“I hate living like this!” Disgusted, Jaspa tossed the can of tomatoes to the floor, spilling the contents.
“Starve then,” Jaspa’s mother said, trying to salvage the tomatoes.
“Can’t afford to be picky,” her father said, digging into a can of beans.
“Why can’t we settle somewhere? I miss having hot meals.”
“And become Scavenger bait? No thank you, I’m attached to my skin,” her father said.
“The light and smoke of a fire draws attention.”
“I want chocolate and a decent bed.” Jaspa pouted, crossing her arms over her chest.
Her parents exchanged exasperated glances.
“The Old Witch would know how to conjure chocolate and I bet she has a bed soft enough to ease her bones,” Jaspa said.
Worried glances passed between her parents.
“She’s all safe in her apartment building. No one dares to bother her,” Jaspa said.
“For good reason,” her father said.
“Her magic is the dark sort,” her mother said.
“I’m going to see her,” Jaspa said, standing.
“No you are not!” Her mother stood, putting her hands on her hips and staining her grimy shirt with tomato juice.
“She’ll take me as an apprentice,” Jaspa said.
“She’ll bake you into a pie,” her father said.
Jaspa snatched her backpack from the concrete and slipped her arms through the straps. She grinned at her parents, sure of her quest.
“If you leave you are no child of ours,” her mother said.
“I thought our common sense would have been inherited,” her father said, shaking his head.
“Fine,” Jaspa said, chin lifting as her eyes stung. “When I am an all powerful witch and you two are dying of starvation I’m not going to help you.”
“It’s been nice knowing you,” her father said. “I wish it was for longer.”
“Wait and see,” Jaspa said and stormed out of their hiding place behind the dumpsters.
Gritting her teeth, she was determined not to turn back as she reached the mouth of the darkened alley. Sunset colored the sky in fiery shades, causing the ruined city to become a silhouette of black spires. Fear snaked through Jaspa, her steps tentative. She had never been on her own. Inhaling, Jaspa bolstered her courage and strode onto the debris littered street.
She stuck to the sidewalk, staying close to the safety of the buildings. Her body was tense, waiting for the slightest sign of one of the bands of Scavengers that plagued the ruins. They’d kill her in a heartbeat, scouring her belongings for anything useful and leave her corpse to rot with the detritus abandoned by humanity. Jaspa’s gaze flickered constantly, trying to probe the shadows of alleys and doorways for movement.
The distant sounds of gunshots sent her skittering into an unlocked corner store. She ducked below the window display, her heart hammering against her ribs. Voices echoed, the words mangled as they resounded through the streets. Jaspa raised herself and peered out, her pulse roaring in her ears.
A band of people spilled into the crosswalk, semi-automatics slung across their backs and pistols in their hands. Jaspa slid down, her breath coming in gasps. She stared at the shadowy interior, praying they would move along without investigating the store. More shots caused her jump, the loud reports too close for comfort. She slithered across the floor, her pack jiggling on her back.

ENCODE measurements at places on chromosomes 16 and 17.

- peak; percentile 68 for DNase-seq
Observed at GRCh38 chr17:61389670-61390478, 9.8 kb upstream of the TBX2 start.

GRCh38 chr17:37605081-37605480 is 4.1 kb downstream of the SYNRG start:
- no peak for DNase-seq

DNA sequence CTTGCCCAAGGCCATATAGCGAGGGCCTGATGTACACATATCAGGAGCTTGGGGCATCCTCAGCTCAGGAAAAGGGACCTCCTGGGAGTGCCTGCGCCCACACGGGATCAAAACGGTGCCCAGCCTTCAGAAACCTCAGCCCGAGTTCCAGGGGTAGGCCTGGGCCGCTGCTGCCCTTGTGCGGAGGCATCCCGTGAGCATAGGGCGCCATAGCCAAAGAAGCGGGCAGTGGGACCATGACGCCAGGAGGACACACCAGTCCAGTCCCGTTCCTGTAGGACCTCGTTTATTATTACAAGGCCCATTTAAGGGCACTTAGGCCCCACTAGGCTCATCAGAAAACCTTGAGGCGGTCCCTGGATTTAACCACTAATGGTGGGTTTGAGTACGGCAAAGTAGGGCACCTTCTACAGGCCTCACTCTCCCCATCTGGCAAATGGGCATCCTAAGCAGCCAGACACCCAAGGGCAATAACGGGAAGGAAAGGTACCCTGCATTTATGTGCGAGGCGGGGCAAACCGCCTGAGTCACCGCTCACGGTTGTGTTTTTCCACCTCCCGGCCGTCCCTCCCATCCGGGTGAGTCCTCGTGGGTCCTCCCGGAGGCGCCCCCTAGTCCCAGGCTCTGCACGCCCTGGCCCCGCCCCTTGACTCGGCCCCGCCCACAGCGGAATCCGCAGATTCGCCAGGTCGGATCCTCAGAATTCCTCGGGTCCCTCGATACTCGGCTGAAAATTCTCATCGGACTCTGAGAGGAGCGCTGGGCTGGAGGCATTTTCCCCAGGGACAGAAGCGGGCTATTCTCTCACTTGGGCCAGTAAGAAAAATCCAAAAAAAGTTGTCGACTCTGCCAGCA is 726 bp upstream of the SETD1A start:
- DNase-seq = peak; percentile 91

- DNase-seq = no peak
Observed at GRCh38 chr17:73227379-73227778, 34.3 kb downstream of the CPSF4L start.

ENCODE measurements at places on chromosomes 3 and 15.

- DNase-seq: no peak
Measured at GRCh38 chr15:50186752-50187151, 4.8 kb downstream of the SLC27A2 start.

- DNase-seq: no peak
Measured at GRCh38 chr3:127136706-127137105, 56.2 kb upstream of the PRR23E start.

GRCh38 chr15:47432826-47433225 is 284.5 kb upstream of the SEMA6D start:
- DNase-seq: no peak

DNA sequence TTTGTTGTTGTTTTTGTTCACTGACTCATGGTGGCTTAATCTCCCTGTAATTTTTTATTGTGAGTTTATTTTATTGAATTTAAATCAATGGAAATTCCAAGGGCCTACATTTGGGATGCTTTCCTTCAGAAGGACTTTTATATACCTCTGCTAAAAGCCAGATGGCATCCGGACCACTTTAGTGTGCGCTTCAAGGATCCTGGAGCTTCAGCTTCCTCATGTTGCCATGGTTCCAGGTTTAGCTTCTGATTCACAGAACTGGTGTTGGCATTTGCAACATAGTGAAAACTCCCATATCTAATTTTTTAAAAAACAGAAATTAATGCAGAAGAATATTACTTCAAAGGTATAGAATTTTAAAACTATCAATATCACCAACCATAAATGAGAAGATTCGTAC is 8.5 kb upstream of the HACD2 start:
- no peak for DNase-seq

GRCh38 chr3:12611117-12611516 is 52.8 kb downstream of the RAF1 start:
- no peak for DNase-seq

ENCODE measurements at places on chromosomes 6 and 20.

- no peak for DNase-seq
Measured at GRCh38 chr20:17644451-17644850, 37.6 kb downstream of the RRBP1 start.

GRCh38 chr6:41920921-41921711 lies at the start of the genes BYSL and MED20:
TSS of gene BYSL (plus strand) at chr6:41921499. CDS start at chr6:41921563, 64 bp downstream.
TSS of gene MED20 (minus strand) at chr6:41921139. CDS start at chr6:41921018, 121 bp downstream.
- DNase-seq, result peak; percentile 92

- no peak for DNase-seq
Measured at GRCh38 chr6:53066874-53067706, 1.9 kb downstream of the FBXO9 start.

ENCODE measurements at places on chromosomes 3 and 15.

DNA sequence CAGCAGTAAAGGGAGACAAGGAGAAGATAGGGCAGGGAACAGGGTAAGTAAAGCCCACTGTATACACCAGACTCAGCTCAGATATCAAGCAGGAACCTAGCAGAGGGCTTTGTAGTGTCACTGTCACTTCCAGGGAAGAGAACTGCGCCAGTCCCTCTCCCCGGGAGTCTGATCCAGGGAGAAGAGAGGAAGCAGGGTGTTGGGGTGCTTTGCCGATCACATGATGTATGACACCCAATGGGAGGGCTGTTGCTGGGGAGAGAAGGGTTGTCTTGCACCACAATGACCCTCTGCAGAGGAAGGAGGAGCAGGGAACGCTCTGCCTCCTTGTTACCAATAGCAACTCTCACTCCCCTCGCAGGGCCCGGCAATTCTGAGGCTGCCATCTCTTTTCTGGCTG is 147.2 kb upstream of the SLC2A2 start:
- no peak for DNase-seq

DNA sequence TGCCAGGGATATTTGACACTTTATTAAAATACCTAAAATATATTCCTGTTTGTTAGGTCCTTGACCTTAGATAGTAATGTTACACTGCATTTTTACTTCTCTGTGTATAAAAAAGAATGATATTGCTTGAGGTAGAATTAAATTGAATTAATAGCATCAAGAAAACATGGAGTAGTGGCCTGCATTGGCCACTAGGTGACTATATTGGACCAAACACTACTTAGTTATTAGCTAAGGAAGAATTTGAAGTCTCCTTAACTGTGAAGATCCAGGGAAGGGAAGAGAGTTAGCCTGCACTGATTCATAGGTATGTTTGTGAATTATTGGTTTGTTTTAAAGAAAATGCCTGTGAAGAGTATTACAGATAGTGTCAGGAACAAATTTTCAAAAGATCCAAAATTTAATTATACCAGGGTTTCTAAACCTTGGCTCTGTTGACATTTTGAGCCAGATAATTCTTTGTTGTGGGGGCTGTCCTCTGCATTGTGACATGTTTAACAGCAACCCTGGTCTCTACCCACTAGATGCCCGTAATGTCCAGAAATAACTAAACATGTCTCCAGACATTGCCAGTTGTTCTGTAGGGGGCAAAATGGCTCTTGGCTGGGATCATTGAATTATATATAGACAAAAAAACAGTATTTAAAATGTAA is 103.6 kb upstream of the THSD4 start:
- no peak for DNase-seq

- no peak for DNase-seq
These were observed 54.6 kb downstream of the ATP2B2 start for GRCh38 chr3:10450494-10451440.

Once in the safety of the shadows, Jaspa crouched and began weaving through the aisles. There had to be a back door, and those words looped in her head. It was a mantra to keep her focused, to keep the panic at bay. She almost cried out in relief, spying the exit sign over a blue metal door set into the wall. Rushing to it, she pushed, finding it unlocked.
Jaspa stumbled into the alley. Turning, she raced to the end of the alley and bolted across the street, not stopping until she reached the Old Witch’s abode.
Stars pinned the twilit sky, and the late spring breeze cooled Jaspa’s cheeks as she bounded up the steps and opened the door.
Candlelight illuminated the cavernous lobby with a soft golden glow. Closing the door stirred the air, causing shadows to leap and dance upon the wall. Jaspa shivered, her stomach knotting. Gathering her courage, Jaspa stalked to the stairwell and began her ascent.
The Old Witch’s suite reeked of smoke and something sickly-sweet. Jaspa trembled, her muscles rubbery. Glass French doors separated the living room from the bedroom and as Jaspa approached, the hair on the nape of her neck rose. Through the rippled glass, she spied a creature of fire and bones. Hands shaking, she turned the doorknobs and entered the room. She had come too far to turn back.
Before her sat an old woman, skin papery and time worn. A gentle smile played upon the witch’s lips while kind blue eyes regarded Jaspa with surprise.
Jaspa inched closer, shivering with fear and cold. The paltry fire in the hearth flickered as a draft toyed with it.
“Goodness, child, why are you quaking so?”
“I have seen…things on my way here,” Jaspa said, her voice wavering. “A man covered in black dust.”
“Only the charcoal man,” the Old Witch said, gesturing at the fire.
“And a man clothed in gray fur,” Jaspa said. She drew closer to the crone, relief chasing away the terror.
“That is the huntsman. He’s kind enough to supply me with meat.”
“Then there was a man covered in blood,” Jaspa said, quivering at the remembrance.
“My butcher,” the witch said.
“I spotted a fiery creature sitting here before I came in.”
“You’ve seen my true form, dear.” The Old Witch grinned. With a flourish of her hand, the witch transformed Jaspa into a block of wood and tossed it onto the fire.
As the flames cavorted, hungrily feasting upon the wood, the Old Witch chuckled.
“Finally, I will be warm.”
NOTE: This story is for a flash fiction challenge found on Chuck Wendig’s blog, terribleminds. It is a retelling of Grimm’s fairytale “The Old Witch” set in a dystopian world.